This wasn’t the first time I’ve visited the 42nd street NYPL nor will it be the last. Some key talking points which will frame the rest of my post: the communities we as researchers and scholars are a part of; the macro- and micro-level decision making in creating an archive, and the structures governing an archive.
Last semester, in Intro to Doctoral Studies in English, I attended an NYPL field trip. I met Mary Catherine and Tal Nadan during that trip. Following that I worked up the courage to visit the archive on my own time and peruse rare books and manuscripts. A little exercise like this broke down my apprehensions regarding the archive. Nevertheless, I want to emphasize the fact that Mary Catherine and Tal not only remembered me from back then but were just as interested in what materials I am currently researching and how my projects changed since then. Experiences like these remind me that we belong to a community of scholars and researchers. I’m very thankful to know that we have such helpful, beneficent, and supportive people to whom we can count on when we enter places like the NYPL. Due to the proximity of the GC to the NYPL (8 city blocks away), we possess the opportunity to foster such relationships with archivists and curators.
Mary Catherine’s question “If you were an archive which archive would you be?” got me thinking: what sort of archive would I be? What sort of materials would I collect and what would I not collect? Would my scope be broad or narrow? Which materials would I choose to ignore? These questions brought attention to the macro- and micro- decision making that goes into the collecting of an archive. They also shed a light onto the decision making that goes on to choosing our own research practices. Why do we gravitate towards certain objects more than others?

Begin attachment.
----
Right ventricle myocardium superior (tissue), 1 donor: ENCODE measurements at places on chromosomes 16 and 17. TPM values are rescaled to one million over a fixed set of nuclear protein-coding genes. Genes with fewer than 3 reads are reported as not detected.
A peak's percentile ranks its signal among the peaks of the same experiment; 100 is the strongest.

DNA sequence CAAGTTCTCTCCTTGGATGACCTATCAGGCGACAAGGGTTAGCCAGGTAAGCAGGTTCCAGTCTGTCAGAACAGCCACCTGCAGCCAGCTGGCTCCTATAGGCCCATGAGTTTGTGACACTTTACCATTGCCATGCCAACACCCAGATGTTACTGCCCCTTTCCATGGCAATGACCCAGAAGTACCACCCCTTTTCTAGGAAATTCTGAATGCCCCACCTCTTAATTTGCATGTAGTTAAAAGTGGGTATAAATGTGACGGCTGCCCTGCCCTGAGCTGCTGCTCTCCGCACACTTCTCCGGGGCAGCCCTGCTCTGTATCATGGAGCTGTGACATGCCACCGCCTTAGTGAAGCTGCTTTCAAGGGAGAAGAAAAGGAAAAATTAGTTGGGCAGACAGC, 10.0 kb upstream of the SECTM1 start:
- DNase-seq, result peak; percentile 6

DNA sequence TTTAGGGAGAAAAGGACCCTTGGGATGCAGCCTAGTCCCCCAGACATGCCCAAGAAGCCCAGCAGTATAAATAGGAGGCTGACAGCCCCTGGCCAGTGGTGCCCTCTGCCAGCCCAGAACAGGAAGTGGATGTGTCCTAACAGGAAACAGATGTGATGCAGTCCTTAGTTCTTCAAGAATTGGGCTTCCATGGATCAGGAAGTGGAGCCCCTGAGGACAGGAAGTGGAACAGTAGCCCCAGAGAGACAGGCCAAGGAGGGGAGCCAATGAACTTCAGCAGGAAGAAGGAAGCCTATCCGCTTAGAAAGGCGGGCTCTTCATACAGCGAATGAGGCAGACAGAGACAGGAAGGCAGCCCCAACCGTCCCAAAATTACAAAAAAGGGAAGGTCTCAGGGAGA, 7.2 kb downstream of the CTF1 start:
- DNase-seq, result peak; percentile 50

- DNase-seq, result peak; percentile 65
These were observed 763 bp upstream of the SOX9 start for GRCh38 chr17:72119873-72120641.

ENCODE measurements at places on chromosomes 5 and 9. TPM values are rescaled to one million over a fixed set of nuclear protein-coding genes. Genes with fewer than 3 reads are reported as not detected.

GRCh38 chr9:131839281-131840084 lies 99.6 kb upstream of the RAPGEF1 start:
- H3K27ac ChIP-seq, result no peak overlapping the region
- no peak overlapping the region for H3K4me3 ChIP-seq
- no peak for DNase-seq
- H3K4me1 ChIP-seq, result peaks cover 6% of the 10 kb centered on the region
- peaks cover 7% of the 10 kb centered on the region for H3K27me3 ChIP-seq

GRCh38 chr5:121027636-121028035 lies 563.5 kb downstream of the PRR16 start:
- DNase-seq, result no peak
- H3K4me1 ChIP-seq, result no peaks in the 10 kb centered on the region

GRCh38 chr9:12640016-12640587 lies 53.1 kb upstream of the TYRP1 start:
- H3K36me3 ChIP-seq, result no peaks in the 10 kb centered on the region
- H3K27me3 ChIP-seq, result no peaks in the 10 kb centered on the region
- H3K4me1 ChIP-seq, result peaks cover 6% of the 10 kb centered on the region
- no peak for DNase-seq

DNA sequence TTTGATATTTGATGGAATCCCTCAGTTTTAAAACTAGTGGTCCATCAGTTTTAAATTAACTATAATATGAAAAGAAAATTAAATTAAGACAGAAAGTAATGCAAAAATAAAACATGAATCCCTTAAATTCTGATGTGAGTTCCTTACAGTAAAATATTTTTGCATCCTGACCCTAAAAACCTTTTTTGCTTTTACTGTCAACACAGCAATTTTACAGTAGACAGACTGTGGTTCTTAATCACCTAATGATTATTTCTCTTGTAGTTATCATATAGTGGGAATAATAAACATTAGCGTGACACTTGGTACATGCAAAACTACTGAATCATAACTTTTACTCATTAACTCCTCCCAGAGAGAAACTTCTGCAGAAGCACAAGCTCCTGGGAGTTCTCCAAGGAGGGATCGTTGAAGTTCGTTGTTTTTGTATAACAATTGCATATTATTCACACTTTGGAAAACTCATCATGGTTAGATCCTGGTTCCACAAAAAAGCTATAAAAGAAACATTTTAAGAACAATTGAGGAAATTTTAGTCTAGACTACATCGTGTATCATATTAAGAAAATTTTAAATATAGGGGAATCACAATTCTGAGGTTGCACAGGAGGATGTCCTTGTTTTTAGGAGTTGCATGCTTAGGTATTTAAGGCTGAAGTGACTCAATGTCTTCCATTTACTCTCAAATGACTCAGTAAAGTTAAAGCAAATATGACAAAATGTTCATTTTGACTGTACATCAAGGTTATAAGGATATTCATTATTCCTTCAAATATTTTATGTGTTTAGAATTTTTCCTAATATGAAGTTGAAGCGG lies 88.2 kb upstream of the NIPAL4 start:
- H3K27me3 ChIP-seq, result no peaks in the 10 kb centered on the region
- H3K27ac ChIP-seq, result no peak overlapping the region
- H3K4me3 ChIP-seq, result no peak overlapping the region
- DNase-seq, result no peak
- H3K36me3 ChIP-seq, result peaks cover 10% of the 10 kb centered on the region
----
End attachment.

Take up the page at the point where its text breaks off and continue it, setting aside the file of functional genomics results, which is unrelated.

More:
The flow chart outlining the structure of the archive served as a reminder that it’s also another institution. These curators and archivists have bosses. The NYPL as a public institution relies on government funding. The fact that the library closes early speaks to fluctuating funding practices over the years. But we still get access to the material and can touch material without an archivist hounding over us.
Why would you wanna be here? What do you see here? Simple but provocative questions. After the Schomburg Center visit I’ve been mulling over these questions. I took some notes during the course of the visit but those observe what was said. What struck me were some of the things the archivists said: before you visit an archive, search their online catalogs. Familiarize yourself with the collections. Think about what it is you’re looking for when you’re looking through these collections. Once you visit the archivist they’ll have a better an easier time guiding you meaningfully to collections and works that you’re searching for. Cite your sources properly.
What motivates a collection might not be so simple and clear-cut. As we’ve learned during the visit, items get divided up according to the logic of said-archive. The Schomburg has five divisions: a research and reference division, a manuscripts and rare books division, an art and artifacts division, and photographs division. According to this logic, a letter and photograph would not end up in the same division. As we’ve learned a donor’s wishes would supersede the archives organizational logic. A letter may be paired with a photograph in the instance that a donor wishes for it. Keeping these in mind, the Schomburg visit is another reminder that we as researchers working within the archives must think not only about the organizational logic of the curator and institution but the logic of the donor. These instances raise more questions: what motivates donors and archivists to organize their materials in particular ways?